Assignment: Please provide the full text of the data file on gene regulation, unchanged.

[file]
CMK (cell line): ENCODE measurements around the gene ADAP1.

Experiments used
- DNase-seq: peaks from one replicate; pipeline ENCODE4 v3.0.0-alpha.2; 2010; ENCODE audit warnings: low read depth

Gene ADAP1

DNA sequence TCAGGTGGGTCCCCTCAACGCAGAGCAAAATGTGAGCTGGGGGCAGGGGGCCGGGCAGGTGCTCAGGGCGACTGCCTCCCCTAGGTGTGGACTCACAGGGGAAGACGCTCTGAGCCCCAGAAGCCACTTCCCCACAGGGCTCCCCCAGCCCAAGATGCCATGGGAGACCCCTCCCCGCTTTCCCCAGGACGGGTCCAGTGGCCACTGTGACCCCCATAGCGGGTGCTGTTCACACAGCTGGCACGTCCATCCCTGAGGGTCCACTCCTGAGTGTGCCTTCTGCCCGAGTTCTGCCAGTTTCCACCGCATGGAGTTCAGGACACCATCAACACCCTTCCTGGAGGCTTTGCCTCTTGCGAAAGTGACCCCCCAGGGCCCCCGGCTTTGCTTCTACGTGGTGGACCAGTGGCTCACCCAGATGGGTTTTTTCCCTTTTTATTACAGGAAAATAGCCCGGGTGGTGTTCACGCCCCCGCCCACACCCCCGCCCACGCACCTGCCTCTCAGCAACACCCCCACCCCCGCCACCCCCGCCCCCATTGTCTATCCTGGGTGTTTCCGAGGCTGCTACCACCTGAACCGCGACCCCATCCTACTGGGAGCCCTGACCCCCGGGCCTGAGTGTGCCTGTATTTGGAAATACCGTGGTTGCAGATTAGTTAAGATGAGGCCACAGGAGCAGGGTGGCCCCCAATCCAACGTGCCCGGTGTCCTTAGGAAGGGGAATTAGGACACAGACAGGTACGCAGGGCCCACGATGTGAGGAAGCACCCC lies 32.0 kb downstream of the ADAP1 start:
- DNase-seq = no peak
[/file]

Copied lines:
CMK (cell line): ENCODE measurements around the gene ADAP1.

Experiments used
- DNase-seq: peaks from one replicate; pipeline ENCODE4 v3.0.0-alpha.2; 2010; ENCODE audit warnings: low read depth

Gene ADAP1

DNA sequence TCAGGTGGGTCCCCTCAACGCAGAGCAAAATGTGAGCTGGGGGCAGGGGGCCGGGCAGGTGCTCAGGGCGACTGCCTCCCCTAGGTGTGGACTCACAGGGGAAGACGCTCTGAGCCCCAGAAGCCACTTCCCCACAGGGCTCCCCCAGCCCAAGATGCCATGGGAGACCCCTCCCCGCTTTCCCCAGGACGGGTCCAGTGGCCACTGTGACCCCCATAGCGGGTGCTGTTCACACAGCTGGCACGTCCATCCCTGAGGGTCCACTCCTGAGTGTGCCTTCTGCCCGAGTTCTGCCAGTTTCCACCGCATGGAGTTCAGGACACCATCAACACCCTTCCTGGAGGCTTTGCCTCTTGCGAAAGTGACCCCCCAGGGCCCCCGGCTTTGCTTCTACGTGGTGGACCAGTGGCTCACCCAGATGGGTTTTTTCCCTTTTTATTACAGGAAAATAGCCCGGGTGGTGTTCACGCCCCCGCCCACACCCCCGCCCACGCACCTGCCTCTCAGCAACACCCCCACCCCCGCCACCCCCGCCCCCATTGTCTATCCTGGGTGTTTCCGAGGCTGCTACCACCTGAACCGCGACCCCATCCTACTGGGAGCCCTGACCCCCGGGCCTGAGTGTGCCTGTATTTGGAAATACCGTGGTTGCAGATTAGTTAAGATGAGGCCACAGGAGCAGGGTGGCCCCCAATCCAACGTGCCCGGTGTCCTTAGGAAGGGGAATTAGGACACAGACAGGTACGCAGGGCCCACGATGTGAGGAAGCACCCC lies 32.0 kb downstream of the ADAP1 start:
- DNase-seq = no peak